Image: "Smart" pill bottle cap
Matthew McKee Photography  /  AP
Vitality's new "smart" pill bottle cap system senses when they're opened, and can relay that information wirelessly to a base station in a home that looks like a night light, shown in the background. That station can use AT&T's network to alert Vitality to place an automated phone call or send a text message reminding a patient to take a pill.
updated 10/7/2009 5:38:13 PM ET 2009-10-07T21:38:13

"Hi! This is your aspirin bottle calling. I haven't seen you in a while. Why don't you come see me soon? I'm good for the heart, you know."

That's the spirit, if not the wording, of the calls that will come from new pill bottle caps that connect to AT&T Inc.'s wireless network.

A Cambridge, Mass.-based startup called Vitality Inc. was set to announce the pill-bottle system Thursday, saying it helps solve one of the biggest problems in medicine: that people don't consistently take the drugs they're prescribed.

That costs the U.S. $290 billion in added medical spending each year, according to a study published in August by the New England Healthcare Institute. Mortality rates are twice as high among diabetes and heart disease patients who don't take their pills properly, it said.

With Vitality's system, when a pill-bottle cap is opened, it uses a close-range wireless signal to tell a base station in the home. That station, which looks like a night light, essentially has a cell phone inside that can send messages through AT&T's network.

If the bottle isn't opened at the appointed time, the cap and night light start blinking to remind the owner to take the medication. If that doesn't serve as enough of a hint, they start playing jingles as well. If the bottle stays unopened, the night light will send a message to Vitality's system, which can then place an automated phone call or send a text message with a reminder.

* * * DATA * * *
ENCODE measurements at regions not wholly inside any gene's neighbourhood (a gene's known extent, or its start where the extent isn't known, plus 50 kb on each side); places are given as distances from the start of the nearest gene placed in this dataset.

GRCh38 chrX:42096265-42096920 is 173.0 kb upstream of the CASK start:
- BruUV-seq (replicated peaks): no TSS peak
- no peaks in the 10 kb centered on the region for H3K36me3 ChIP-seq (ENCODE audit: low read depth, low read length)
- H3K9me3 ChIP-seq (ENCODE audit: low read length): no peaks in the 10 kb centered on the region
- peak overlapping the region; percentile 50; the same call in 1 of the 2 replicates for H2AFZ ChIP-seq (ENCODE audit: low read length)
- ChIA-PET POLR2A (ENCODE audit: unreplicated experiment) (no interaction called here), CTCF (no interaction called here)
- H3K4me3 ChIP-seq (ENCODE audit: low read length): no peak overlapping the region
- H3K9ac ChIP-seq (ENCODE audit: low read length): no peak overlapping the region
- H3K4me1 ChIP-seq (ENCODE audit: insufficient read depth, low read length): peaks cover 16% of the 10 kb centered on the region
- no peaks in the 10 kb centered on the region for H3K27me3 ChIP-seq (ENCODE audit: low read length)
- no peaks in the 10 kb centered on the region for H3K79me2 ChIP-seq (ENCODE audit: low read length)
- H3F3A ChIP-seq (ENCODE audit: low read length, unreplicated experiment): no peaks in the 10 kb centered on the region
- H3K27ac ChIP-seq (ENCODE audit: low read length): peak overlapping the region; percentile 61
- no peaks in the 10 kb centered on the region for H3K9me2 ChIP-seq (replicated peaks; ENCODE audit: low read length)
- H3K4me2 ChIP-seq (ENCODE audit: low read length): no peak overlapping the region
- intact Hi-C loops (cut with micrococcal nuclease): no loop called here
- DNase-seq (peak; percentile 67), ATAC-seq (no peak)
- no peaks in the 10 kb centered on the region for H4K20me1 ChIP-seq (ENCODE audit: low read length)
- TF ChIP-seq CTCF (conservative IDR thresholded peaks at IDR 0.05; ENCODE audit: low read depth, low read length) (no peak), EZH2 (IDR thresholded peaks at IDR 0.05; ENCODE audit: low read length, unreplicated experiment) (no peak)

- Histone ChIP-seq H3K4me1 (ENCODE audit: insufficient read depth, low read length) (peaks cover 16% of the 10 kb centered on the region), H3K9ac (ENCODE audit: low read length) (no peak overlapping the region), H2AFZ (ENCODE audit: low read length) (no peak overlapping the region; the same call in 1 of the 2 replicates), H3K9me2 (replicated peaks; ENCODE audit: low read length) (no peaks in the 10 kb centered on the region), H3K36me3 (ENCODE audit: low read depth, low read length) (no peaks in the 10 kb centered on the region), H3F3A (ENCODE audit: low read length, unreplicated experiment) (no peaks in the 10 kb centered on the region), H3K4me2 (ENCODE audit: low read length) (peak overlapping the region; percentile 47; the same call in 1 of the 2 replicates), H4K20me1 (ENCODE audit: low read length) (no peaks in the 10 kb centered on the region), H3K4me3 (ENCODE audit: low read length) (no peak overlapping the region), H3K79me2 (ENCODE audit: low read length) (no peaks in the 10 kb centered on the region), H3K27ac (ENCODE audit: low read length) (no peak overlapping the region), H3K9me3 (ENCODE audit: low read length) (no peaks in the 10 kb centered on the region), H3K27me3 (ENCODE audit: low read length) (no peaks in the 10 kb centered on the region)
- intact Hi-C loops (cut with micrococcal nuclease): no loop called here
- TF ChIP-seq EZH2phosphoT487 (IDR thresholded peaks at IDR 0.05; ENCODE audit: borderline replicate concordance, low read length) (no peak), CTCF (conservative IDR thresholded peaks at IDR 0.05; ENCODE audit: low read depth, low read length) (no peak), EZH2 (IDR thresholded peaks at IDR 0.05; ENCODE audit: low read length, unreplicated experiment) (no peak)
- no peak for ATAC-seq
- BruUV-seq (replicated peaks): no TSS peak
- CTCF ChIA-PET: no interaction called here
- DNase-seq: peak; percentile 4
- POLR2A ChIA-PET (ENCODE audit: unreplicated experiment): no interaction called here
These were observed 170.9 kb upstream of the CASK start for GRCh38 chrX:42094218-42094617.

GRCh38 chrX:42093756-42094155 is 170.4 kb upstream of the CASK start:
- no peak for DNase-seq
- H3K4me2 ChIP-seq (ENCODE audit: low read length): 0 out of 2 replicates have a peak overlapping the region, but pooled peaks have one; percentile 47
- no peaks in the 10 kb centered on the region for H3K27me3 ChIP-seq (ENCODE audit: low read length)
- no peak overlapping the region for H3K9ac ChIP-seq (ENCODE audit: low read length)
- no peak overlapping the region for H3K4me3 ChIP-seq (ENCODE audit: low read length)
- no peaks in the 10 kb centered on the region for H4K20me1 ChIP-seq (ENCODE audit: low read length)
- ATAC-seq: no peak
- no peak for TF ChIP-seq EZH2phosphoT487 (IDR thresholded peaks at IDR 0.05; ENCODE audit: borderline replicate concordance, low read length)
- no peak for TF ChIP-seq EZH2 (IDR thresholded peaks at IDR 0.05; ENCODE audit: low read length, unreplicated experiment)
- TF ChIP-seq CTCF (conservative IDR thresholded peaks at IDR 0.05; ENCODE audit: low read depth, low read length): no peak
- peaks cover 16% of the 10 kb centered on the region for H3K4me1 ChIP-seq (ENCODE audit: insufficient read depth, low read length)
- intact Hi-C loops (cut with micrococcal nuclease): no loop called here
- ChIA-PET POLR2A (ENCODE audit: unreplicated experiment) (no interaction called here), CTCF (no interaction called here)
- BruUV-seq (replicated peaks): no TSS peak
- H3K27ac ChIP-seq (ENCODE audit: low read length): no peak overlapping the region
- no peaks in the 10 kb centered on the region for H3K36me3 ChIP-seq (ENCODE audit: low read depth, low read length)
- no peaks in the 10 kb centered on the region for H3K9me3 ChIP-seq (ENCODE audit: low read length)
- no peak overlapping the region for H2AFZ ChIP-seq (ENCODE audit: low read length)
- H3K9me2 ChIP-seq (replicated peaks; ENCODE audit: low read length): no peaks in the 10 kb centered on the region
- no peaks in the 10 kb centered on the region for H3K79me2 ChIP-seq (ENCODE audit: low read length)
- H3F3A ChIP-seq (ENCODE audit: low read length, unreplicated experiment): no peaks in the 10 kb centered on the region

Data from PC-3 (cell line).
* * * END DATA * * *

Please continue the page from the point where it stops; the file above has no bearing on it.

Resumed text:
That points to another possibility opened by the wireless bottle cap: making the pill-taking routine more than just a matter between the patient and the bottle. Vitality's system can be set to alert a relative if someone isn't taking medicine.

"The social aspect of this is important," Vitality CEO David Rose said. "Almost every successful behavior change program, the academics will tell you, involves social dynamics, whether it's smoking cessation or Weight Watchers."

A price for the new system hasn't been disclosed. Vitality hopes insurance and drug companies will get on board with the system and cover the cost.

Vitality has been selling an earlier version of the product in small numbers from its Web site for $99. In that version, the night light doesn't contain a cell phone. Instead it connects to a third piece of hardware, a "gateway" plugged into a home's Internet router. But not all homes have routers, and configuring them can be tricky. The AT&T-powered night light simplifies the installation.

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